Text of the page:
• The right to have the feelings behind the SI validated. Self-injury doesnít occur in a vacuum. The person who self-injures usually does so in response to distressing feelings, and those feelings should be recognised and validated. Although the care provider might not understand why a particular situation is extremely upsetting, she or he can at least understand that it is distressing and respect the self-injurerís right to be upset about it.
  • The right to disclose to whom they choose only what they choose. No care provider should disclose to others that injuries are self-inflicted without obtaining the permission of the person involved. Exceptions can be made in the case of team-based hospital treatment or other medical care providers when the information that the injuries were self-inflicted is essential knowledge for proper medical care.
  • The right to choose what coping mechanisms they will use. No person should be forced to choose between self-injury and treatment. Outpatient therapists should never demand that clients sign a no-harm contract; instead, client and provider should develop a plan for dealing with self-injurious impulses and acts during the treatment. No client should feel they have to lie about SI or have therapy terminated. Exceptions to this may be in hospital or emergency treatment, when a contract may be required by hospital legal policies.
  • The right to have care providers who are not afraid of SI. Those who work with clients who self-injure should keep their own fear, revulsion, anger, anxiety, etc out of the therapeutic setting. This is crucial for basic medical care of self-inflicted wounds but holds for therapists as well. A person who is struggling with self-injury has enough baggage without taking on the prejudices and biases of their care providers.
  • The right to have the role SI has played as a coping mechanism validated. No one should be shamed, admonished, or chastised for having self-injured. Self-injury works as a coping mechanism, sometimes for people who have no other way to cope. They may use SI as a last-ditch effort to avoid suicide. The self-injurer should be taught to honour the positive things that self-injury has done for him/her while recognising that the negatives of SI far outweigh those positives and that it is possible to learn methods of coping that arenít as destructive and life-interfering.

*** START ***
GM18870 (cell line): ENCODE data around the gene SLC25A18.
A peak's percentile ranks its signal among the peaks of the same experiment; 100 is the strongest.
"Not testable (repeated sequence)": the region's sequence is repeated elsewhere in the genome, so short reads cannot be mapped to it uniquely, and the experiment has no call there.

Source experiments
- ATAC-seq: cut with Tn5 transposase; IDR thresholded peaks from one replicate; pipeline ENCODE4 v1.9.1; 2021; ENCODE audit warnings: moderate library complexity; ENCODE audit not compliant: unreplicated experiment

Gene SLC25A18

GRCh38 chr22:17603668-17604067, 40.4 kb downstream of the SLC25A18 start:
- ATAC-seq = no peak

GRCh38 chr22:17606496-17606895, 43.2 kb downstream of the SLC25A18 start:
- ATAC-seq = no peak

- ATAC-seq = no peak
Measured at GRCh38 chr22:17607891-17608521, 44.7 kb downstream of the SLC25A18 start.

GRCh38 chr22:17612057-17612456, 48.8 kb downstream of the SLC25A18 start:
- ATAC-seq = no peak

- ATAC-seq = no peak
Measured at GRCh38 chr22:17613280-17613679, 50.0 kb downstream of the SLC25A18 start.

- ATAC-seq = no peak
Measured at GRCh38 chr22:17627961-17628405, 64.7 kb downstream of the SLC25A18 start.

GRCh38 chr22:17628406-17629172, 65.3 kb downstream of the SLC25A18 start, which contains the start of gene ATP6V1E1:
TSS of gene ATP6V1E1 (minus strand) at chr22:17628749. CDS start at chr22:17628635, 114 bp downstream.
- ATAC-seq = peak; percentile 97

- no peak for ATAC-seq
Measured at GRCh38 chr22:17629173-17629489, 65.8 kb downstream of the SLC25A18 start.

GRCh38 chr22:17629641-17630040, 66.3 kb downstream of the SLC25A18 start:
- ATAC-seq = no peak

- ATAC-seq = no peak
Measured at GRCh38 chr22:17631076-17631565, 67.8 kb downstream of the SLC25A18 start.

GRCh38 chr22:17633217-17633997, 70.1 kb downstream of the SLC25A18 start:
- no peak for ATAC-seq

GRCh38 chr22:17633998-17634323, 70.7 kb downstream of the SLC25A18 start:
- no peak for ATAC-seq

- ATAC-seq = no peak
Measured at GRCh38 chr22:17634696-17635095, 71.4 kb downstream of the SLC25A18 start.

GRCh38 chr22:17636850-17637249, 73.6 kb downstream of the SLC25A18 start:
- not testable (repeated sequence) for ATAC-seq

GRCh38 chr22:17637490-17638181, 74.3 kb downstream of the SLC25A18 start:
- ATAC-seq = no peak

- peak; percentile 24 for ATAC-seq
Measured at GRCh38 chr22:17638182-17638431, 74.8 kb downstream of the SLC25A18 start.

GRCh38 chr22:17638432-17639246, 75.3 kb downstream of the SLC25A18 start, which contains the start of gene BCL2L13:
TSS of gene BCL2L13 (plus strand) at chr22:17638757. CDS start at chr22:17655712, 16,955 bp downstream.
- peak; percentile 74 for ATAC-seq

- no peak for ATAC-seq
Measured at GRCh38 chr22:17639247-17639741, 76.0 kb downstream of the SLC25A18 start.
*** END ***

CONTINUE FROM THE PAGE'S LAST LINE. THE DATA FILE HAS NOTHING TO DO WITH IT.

• The right not to be automatically considered a dangerous person simply because of self-inflicted injury. No one should be put in restraints or locked in a treatment room in an emergency room solely because his or her injuries are self-inflicted. No one should ever be involuntarily committed simply because of SI; physicians should make the decision to commit based on the presence of psychosis, suicidality, or homocidality.
  • The right to have self-injury regarded as an attempt to communicate, not manipulate. Most people who hurt themselves are trying to express things they can say in no other way. Although sometimes these attempts to communicate seem manipulative, treating them as manipulation only makes the situation worse. Providers should respect the communicative function of SI and assume it is not manipulative behaviour until there is clear evidence to the contrary.